The rules of the game: capital and labour meet in spaces stopwatch-prepared for the purpose of the optimization of the process of surplus-extraction from labour, following the dictate of socially necessary labour time, required in order to survive in competition with all other units. The state catalyzes the process, reproduces the (infra)structure, internalizes the costs of labour reproduction that capital has externalized to labourers, provided that labour has organized beyond the capital and imparted these costs to the state. The latter takes a bigger or smaller part of surplus value, and a part of it is designated for the night guards of the spaces, legal guards of capital, managing structures, etc. The spaces in which capital is realized in circulation are also specially prepared. They glisten, so that the spaces in which capital is expanded in production might darken.

Capital and work encounter each other on the terrain of asymmetry. The difference is also visible in the images of spaces in which their earlier encounters took place, under different circumstances and under different names. This difference is easily noticeable because it is apparent, one need only pay attention. The labour ruinization process, however, as well as the workers’ rights derogation process, is more obscured and chaotic. Bodies, disciplined and exploited, deteriorate in motion, with smiles on their faces. Their consent is the absence of an alternative, while the quiet acceptance of these processes is a reflection of resignation.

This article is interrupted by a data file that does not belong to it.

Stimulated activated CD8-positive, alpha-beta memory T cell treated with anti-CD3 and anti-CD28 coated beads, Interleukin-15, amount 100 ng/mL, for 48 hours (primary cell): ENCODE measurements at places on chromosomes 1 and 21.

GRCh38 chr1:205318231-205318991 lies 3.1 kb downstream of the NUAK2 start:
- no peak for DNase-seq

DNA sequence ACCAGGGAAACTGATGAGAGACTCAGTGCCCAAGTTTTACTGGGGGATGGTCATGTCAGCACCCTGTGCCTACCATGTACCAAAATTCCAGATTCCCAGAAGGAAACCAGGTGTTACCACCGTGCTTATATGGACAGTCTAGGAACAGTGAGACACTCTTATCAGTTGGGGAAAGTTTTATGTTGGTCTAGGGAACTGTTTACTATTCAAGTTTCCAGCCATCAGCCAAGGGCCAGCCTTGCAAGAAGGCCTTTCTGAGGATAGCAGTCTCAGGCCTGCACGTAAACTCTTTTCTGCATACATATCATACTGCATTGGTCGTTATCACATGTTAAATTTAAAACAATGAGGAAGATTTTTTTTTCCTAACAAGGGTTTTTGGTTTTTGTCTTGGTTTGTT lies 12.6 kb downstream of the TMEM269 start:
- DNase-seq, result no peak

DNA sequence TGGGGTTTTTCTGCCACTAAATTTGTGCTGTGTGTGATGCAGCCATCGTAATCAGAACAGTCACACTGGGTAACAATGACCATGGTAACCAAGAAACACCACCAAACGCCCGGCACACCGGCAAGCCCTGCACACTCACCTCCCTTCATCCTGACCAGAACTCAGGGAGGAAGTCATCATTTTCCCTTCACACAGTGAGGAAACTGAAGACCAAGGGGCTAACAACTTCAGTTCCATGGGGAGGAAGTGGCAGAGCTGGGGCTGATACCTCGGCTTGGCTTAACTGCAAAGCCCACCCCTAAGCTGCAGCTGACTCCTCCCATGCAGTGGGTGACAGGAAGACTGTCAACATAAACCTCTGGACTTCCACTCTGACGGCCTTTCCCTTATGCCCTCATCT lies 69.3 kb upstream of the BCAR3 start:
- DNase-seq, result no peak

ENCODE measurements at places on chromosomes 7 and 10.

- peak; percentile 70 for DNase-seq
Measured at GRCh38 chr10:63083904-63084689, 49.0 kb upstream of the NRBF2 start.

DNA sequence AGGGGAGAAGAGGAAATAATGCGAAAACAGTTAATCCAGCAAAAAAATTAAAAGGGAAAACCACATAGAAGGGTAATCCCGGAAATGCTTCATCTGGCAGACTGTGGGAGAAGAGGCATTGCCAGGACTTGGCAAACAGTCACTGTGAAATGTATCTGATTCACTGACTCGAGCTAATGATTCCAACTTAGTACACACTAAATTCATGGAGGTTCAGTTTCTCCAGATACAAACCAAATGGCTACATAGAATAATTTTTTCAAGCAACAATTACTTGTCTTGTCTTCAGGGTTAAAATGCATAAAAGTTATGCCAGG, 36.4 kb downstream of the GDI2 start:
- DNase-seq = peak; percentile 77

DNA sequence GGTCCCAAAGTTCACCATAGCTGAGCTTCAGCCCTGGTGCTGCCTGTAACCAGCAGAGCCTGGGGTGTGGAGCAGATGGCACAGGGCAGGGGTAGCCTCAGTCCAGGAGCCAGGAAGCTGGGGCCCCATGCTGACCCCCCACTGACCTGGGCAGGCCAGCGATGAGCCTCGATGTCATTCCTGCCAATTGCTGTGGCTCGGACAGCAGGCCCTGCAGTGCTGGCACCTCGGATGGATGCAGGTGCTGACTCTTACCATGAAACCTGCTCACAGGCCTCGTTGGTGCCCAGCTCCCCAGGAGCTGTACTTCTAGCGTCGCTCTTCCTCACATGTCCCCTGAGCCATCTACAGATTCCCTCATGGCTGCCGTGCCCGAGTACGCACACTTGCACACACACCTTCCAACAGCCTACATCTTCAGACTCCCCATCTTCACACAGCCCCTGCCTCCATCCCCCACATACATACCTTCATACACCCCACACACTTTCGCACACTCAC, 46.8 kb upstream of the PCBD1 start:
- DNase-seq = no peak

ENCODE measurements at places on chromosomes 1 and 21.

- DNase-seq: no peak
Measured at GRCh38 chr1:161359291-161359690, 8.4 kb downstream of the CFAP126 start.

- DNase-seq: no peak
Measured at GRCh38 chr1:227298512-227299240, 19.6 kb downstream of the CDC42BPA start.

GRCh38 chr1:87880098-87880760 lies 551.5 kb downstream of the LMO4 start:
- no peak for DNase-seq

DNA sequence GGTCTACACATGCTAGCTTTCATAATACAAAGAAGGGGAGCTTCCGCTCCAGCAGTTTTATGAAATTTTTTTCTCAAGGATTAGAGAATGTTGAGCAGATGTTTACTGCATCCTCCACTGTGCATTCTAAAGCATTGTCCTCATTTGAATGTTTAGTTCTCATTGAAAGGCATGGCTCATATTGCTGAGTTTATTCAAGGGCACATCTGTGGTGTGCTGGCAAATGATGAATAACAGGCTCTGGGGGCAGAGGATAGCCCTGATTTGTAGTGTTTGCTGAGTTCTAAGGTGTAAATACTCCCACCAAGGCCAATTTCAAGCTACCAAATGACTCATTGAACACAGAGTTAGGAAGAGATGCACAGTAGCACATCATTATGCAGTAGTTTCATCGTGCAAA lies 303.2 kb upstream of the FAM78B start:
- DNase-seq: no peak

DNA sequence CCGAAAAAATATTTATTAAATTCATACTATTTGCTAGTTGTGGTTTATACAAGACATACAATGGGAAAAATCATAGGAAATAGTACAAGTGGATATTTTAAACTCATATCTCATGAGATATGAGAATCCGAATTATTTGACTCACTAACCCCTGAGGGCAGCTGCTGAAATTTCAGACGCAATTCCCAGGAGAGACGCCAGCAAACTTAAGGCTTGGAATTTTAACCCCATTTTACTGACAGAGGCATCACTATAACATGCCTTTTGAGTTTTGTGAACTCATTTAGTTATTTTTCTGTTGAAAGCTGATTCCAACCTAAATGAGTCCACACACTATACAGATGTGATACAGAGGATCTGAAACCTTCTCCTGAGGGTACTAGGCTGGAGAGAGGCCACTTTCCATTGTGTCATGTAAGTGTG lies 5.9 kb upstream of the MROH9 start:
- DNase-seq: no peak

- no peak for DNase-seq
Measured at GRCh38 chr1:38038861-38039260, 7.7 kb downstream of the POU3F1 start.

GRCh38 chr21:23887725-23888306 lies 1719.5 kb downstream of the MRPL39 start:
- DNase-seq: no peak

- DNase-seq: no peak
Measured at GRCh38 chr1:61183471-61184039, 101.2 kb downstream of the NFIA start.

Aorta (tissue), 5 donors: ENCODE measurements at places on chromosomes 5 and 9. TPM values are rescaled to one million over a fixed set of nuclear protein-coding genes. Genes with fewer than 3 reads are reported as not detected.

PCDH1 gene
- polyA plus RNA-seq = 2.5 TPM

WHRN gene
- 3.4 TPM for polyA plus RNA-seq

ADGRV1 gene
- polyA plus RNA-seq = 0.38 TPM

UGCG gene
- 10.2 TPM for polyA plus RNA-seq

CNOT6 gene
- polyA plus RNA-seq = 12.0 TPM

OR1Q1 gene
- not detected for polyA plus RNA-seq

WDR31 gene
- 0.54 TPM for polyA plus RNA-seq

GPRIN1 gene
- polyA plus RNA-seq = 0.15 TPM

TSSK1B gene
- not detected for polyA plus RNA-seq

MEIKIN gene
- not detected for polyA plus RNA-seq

Throughout history, economic and political circumstances of the wartime and then transitional city altered the architectonic and urbanist face of Zagreb. Battista Ilić engages in dialogue with the state in which he finds the Ilica of a deindustrialized post-socialist Zagreb, whose abandoned and vacated localities he marks with large scale enumerated posters (1-45). The author enters the space of Ilica, holding the numerations as demonstrative props, becoming a prop himself. Affirmative stigmatization functions as a coded slogan of dysfunctional, urban localities, functioning at the same time as a situational intervention with the elements of graphic art. The archiving of destroyed public, common spaces does not take place with the aim of mere documentation of the problem, but the opposite – the intervention departs from the space of gesture into the real space of naming a systemic anomaly – the collapse of labour rights and working conditions, and the expropriation from the means of production.

The fetishization of emptiness is a significant constant in the author’s work, seemingly correlating with the commodity fetishism produced by capital on a systemic basis. He uses the interaction with emptiness as a de-aestheticized spatiality in which art as an attitude polemicizes with the living tissue of the social, political and historical context. The cyclical repetitiveness of art is here in service of establishing a dialogue with a fragment of capitalist time from which it emerges.

The seemingly conflictual relationship between the aesthetics and poetics of art in the service of social change, art that is carved out from the presumed safe gallery spaces and professional evaluatory gazes, finds its space for articulation on the facades of urban buildings, former factories and stores, looking back to better understand the future and produce engaged meta-language between artists-producers and their emerging audiences.